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Discussion Starter #1
I have a '93 Dodge D250, 5 speed and just recently pulled a gooseneck RV trailer that weights about 7400 pounds. My gross combined weight was 13,500. The trailer pulled real well between 60 and 65mph, but I was concerned about my water temperature. Towing in overdrive, the gauge (Cl..l l l l..lH) was reading at the 4th (red) mark out of 6, slightly hotter the midway. And I was wondering if this is normal for towing or if that may me too hot for sustained towing. Also, the outside air temp was between 20 & 50 degrees at the time. Thanks in advance.
 

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Mine gains a half mark with 12k hooked up at 62 mph on the flat. If you have an auto trans you need a transmission oiltemp gauge. I would use it first to verify the dash temp gauge before installing it on the front cooler line.

The highest probability is stuff in the front of the radiator or the condenser. Can you hear the fan start? What place on the gauge does it start? Is the thermostat consistent in warmup time?
 
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Discussion Starter #3
Mine gains a half mark with 12k hooked up at 62 mph on the flat. If you have an auto trans you need a transmission oiltemp gauge. I would use it first to verify the dash temp gauge before installing it on the front cooler line.

The highest probability is stuff in the front of the radiator or the condenser. Can you hear the fan start? What place on the gauge does it start? Is the thermostat consistent in warmup time?
Thanks for the reply keydl. I have a 5 speed manual with 3:54 rear axle ratio and 235/85/16 tires. Only the a/c condenser and inter-cooler is in front of the radiator. When driving without a trailer, the temp gauge is generally between the 3 and 3 1/4 mark. The fan kicks on just shy of the 5th mark on the gauge, and the only time I've ever heard it kick in is when pulling this trailer through the rocky mountains. Once I'm on level ground, the gauge settles down to the 4th mark and pretty much stays there. The thermostat is very consistent during warm-up time

My problem is, I have no real idea of what the actual temperature is at the different hash marks on the gauge. Maybe I should hook up a real temperature gauge, with numbers instead of hash marks. If your gauge goes up one full hash mark when towing, then perhaps I'm OK.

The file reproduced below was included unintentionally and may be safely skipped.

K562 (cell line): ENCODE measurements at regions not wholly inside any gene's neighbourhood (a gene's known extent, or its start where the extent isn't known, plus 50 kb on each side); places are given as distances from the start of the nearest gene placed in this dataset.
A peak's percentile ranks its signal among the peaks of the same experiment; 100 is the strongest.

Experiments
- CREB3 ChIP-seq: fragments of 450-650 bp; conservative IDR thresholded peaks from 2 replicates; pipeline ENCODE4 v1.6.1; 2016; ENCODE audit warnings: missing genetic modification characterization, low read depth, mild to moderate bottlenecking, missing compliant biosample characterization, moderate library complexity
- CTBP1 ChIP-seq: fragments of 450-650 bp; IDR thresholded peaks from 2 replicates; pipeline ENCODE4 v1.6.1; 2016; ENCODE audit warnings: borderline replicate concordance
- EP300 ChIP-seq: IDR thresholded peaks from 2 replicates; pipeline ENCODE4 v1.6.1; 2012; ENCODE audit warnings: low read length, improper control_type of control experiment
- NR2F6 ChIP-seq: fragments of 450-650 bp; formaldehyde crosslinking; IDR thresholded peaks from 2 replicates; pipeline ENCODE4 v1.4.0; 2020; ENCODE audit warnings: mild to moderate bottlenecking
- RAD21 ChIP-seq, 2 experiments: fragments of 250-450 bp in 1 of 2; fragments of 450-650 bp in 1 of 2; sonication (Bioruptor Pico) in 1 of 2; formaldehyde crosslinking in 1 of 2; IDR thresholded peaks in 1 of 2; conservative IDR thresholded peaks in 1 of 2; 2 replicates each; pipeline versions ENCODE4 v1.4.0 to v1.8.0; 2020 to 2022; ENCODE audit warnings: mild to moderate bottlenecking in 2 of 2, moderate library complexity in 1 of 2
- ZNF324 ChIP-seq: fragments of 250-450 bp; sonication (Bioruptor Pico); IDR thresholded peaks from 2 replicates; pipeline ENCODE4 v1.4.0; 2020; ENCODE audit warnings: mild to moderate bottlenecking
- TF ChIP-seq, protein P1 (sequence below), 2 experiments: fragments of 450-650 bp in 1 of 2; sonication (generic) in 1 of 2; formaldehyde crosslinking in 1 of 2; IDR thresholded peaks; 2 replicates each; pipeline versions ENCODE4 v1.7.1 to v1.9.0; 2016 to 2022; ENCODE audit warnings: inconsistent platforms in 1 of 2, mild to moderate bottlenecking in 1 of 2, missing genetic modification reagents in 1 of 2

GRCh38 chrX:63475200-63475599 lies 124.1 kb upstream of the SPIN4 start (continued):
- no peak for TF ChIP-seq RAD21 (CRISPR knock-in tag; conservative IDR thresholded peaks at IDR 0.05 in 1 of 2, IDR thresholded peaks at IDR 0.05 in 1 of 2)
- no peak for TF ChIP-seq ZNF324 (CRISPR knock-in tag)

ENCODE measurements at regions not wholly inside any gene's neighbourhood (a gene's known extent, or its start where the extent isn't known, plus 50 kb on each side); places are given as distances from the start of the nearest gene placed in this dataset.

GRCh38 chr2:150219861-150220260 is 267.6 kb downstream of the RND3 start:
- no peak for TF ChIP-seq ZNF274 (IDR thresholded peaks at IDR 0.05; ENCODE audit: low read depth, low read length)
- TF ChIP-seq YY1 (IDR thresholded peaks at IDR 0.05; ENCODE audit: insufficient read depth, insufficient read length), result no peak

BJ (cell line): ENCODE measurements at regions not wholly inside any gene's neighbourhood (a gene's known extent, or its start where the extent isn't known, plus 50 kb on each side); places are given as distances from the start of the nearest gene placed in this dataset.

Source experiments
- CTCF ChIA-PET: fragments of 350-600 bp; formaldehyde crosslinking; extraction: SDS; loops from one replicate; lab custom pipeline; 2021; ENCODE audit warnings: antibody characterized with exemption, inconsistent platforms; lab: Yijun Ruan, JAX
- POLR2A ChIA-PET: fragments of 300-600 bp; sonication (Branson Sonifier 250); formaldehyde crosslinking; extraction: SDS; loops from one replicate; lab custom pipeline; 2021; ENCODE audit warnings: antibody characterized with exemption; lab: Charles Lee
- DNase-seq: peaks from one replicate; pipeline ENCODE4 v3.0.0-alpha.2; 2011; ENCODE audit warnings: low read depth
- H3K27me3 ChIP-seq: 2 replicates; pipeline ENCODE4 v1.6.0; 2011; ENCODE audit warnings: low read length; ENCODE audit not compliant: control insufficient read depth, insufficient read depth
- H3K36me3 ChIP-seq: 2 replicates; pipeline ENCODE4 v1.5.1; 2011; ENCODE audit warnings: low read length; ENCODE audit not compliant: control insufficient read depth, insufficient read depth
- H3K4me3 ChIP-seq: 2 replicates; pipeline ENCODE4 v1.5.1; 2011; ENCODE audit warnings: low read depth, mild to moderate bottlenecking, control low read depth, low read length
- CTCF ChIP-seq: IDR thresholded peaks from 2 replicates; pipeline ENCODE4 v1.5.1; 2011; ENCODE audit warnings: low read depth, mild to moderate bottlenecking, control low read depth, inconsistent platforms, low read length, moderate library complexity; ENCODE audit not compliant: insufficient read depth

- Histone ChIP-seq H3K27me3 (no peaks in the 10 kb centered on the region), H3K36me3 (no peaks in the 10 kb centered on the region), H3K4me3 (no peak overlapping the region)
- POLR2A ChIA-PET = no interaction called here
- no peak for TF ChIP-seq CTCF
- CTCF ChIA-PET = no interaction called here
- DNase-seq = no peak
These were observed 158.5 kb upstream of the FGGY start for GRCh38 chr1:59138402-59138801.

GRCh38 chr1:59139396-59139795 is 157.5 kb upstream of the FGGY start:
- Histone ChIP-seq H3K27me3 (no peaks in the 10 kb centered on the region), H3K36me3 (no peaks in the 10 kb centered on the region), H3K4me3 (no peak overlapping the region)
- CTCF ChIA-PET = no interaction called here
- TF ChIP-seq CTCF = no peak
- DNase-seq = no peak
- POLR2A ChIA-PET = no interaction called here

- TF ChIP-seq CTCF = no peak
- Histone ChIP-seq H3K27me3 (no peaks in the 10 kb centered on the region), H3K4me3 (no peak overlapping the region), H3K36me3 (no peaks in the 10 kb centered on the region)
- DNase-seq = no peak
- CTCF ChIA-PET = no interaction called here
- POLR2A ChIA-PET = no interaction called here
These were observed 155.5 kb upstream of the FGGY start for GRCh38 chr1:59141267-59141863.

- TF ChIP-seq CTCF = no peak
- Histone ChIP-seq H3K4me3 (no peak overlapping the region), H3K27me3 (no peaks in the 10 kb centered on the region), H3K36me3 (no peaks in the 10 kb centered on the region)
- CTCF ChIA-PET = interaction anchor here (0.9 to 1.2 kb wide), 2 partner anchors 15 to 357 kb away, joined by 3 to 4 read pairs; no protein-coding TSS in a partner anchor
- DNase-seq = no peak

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If you want an actual temp the noncontact thermometers start at $20, electric temp gauges about $25. With 2 sensors and a switch you could keep track of trans and differential after using one to check the dash temp.
 

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The dash is variable but generally consistant on a vehicle. A noncontact thermometer starts at $20 or an electric gauge at $25 - with 2 sensors it could read the trans and the diff.

Pulling the radiator and intercooler and washing all from the back is a normal maint, it gets the bug parts out of the middle. Easy to brush them off the front. Over half blocked is common, the pattern of the water coming through is a good check to see if the rad is plugged, if it is the condenser and intercooler are also plugged.
 

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Discussion Starter #6
I like the idea of the 2 sensor gauge. Knowing the trans and diff temps could be a great early warning method used to prevent big $$$ problems down the road. Thanks for that. NAPA here I come.

To clean my radiator/condenser coils, I use a condenser acid cleaner that an air conditioner repairman friend told me about. Spray it in both sides, let it work for about five minutes, then wash it out. That cleaner dissolves bugs and loosen dirt for an easy washout with water. Much easier than removing the radiator. I do that on every vehicle about once ever 2 years.
 
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